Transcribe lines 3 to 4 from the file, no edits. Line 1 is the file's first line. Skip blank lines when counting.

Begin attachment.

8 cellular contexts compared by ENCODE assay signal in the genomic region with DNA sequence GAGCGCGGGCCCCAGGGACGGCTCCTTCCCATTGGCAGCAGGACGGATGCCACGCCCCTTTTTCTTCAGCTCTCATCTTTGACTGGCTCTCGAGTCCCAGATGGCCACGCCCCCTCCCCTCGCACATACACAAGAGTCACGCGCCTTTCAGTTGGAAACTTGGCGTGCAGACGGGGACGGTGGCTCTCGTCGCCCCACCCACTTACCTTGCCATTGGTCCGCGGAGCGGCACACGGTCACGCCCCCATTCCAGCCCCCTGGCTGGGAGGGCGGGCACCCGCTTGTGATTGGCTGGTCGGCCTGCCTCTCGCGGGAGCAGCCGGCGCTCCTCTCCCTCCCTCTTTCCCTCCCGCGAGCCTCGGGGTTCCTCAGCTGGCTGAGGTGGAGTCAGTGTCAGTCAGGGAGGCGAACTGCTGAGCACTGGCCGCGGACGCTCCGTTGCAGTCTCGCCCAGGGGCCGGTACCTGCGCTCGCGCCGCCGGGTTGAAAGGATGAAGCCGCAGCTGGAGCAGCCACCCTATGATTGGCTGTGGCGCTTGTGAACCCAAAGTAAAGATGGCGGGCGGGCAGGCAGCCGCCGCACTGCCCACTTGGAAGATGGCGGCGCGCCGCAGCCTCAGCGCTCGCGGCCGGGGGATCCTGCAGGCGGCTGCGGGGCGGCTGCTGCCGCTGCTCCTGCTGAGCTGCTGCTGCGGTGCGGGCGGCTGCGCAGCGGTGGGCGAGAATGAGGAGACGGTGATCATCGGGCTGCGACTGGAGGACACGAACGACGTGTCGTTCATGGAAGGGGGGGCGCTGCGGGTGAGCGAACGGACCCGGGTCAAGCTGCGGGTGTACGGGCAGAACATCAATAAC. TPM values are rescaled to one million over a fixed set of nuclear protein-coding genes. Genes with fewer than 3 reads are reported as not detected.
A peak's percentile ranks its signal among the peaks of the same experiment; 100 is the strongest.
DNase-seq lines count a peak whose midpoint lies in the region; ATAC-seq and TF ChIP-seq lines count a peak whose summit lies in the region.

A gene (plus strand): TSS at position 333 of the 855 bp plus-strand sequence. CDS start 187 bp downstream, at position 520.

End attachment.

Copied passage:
DNase-seq lines count a peak whose midpoint lies in the region; ATAC-seq and TF ChIP-seq lines count a peak whose summit lies in the region.

A gene (plus strand): TSS at position 333 of the 855 bp plus-strand sequence. CDS start 187 bp downstream, at position 520.